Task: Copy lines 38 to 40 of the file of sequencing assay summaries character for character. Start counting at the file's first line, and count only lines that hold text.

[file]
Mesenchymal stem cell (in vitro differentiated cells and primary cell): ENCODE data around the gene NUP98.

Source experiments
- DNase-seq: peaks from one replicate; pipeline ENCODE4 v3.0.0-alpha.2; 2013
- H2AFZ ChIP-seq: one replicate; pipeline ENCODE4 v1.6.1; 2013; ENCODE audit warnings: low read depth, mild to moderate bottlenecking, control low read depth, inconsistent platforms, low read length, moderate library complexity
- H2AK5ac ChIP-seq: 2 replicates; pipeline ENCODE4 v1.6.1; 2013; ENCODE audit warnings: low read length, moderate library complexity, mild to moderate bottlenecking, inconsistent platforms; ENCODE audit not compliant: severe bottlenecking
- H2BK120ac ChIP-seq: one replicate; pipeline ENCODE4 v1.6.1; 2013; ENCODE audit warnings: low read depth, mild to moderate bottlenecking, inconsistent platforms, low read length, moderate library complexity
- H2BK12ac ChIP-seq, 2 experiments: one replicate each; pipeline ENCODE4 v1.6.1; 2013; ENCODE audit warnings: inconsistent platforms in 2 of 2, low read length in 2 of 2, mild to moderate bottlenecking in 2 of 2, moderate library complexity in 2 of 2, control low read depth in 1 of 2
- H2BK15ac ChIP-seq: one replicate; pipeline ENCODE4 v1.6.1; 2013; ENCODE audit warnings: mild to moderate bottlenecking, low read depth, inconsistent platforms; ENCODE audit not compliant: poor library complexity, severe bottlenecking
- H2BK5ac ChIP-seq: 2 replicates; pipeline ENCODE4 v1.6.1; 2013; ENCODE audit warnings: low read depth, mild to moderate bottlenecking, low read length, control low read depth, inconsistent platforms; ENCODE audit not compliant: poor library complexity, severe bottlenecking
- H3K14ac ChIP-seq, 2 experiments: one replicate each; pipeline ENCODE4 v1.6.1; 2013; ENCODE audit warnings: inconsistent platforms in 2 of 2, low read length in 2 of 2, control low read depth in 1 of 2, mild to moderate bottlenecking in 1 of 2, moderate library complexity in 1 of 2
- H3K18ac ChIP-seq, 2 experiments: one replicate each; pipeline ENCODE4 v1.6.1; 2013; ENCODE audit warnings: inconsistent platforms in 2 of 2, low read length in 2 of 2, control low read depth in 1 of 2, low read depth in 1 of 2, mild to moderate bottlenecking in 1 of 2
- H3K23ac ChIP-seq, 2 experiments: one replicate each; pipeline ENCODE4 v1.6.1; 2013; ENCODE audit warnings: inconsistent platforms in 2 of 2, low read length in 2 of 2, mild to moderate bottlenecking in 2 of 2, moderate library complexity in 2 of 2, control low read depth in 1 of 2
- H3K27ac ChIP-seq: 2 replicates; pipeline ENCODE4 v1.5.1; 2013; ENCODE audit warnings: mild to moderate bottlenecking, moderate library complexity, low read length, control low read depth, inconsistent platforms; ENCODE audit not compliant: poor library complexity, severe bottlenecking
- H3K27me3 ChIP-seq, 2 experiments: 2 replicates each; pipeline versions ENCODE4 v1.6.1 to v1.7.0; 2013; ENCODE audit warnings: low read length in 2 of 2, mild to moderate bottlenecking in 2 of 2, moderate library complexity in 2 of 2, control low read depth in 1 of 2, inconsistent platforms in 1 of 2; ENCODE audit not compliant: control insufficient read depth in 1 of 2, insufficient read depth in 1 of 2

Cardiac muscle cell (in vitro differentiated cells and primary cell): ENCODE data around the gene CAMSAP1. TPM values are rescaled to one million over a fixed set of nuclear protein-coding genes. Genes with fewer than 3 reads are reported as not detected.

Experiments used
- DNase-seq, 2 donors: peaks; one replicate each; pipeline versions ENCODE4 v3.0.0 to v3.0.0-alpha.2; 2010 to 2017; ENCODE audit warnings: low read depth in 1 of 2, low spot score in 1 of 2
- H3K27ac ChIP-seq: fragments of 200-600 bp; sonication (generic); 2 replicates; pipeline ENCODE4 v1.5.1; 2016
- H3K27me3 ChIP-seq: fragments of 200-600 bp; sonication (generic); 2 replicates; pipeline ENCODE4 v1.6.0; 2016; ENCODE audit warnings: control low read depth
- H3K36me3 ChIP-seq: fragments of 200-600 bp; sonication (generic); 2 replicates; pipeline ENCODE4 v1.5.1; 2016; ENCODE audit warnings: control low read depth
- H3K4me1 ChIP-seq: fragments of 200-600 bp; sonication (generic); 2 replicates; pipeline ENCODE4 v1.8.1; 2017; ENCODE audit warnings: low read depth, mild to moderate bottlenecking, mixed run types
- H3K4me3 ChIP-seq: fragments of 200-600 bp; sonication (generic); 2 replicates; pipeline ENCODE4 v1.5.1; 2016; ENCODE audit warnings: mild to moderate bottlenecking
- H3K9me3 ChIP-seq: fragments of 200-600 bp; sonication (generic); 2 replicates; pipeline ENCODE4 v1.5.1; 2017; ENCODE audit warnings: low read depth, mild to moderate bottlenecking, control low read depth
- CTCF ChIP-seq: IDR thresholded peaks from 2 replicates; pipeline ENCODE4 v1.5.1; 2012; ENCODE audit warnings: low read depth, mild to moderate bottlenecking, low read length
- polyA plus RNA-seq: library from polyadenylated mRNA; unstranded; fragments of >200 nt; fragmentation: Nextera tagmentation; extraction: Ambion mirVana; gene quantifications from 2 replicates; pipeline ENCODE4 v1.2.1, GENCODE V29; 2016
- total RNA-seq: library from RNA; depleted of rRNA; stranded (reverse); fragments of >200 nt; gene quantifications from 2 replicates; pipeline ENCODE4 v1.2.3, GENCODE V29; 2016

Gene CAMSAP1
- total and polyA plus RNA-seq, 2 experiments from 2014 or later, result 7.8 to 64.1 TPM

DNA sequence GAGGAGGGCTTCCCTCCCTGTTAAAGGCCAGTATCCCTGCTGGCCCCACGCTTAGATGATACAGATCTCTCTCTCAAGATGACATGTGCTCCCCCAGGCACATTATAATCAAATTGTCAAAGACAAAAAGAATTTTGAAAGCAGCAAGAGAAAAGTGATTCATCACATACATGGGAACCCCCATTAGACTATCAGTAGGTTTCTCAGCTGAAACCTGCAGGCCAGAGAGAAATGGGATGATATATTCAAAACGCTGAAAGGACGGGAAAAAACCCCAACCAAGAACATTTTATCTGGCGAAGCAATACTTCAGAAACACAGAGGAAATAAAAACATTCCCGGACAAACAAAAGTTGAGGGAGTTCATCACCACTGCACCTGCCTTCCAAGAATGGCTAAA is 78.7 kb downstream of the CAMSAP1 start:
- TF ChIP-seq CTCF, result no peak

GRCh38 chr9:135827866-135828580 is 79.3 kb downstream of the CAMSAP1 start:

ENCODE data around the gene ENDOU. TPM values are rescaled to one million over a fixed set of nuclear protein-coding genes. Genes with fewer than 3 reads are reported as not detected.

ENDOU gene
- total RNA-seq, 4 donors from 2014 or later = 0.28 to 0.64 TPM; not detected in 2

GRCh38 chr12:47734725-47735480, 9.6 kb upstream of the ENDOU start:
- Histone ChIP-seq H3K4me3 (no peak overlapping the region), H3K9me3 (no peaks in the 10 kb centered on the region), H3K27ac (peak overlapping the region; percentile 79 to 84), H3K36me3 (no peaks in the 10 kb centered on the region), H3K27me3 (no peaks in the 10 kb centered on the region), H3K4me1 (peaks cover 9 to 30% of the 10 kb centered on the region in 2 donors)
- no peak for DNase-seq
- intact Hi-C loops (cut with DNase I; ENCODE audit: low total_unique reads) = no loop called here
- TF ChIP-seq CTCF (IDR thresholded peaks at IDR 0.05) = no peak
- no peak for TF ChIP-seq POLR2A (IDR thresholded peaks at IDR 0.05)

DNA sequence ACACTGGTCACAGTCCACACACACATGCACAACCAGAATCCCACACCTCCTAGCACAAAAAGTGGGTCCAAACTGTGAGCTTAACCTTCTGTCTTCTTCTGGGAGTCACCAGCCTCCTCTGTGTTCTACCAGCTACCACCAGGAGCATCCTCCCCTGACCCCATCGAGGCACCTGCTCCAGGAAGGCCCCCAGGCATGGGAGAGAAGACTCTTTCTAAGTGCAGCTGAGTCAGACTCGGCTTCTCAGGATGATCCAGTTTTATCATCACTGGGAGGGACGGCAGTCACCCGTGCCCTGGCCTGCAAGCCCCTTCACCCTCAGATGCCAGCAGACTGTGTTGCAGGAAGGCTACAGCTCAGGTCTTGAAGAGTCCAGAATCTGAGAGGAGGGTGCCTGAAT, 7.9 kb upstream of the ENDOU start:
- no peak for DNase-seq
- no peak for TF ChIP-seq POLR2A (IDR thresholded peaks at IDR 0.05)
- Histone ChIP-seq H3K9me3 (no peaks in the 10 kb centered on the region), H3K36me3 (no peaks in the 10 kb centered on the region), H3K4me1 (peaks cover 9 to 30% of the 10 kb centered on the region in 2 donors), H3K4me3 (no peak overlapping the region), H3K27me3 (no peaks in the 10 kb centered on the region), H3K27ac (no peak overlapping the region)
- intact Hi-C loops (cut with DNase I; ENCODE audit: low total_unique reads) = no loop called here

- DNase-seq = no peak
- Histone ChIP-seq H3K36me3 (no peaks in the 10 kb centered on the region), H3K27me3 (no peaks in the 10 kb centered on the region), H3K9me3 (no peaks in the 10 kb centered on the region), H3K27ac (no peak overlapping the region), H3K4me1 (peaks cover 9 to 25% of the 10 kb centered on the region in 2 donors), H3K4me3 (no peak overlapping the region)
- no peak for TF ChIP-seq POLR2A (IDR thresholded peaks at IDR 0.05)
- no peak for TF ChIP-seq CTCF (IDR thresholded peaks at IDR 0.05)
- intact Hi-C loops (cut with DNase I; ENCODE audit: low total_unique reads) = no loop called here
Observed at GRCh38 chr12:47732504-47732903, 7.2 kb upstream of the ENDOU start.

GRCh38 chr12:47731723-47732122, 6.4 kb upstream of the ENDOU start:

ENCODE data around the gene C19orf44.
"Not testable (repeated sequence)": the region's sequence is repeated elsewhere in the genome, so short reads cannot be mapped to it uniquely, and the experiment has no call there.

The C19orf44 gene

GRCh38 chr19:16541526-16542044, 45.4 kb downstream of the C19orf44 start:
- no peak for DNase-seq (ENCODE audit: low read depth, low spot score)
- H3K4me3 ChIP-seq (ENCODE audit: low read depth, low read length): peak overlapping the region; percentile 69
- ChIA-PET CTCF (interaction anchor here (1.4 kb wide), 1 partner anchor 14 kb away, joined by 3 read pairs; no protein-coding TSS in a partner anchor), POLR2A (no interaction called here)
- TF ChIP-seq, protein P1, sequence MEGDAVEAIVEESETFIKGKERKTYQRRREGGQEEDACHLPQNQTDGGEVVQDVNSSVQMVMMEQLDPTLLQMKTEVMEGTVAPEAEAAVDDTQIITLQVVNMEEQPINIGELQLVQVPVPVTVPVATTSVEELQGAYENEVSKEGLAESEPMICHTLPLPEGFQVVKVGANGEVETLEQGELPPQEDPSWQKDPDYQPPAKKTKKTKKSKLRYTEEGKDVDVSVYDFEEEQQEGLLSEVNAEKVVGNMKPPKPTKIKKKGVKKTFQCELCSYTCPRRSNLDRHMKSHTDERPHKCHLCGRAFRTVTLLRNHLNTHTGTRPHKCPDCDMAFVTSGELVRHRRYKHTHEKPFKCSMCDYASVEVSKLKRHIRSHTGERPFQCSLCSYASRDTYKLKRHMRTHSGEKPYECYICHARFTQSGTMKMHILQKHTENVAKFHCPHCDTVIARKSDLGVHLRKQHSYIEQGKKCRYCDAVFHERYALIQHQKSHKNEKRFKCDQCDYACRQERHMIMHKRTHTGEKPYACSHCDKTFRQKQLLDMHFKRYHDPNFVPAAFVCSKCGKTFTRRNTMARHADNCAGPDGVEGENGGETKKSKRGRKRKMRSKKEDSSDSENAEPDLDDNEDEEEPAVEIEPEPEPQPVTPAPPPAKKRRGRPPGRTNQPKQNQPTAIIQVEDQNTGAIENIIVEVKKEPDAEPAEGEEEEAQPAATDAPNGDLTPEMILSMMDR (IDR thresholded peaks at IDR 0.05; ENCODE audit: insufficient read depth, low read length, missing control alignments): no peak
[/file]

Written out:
- intact Hi-C loops (cut with DNase I; ENCODE audit: low total_unique reads) = no loop called here
- TF ChIP-seq CTCF (IDR thresholded peaks at IDR 0.05) = no peak
- no peak for TF ChIP-seq POLR2A (IDR thresholded peaks at IDR 0.05)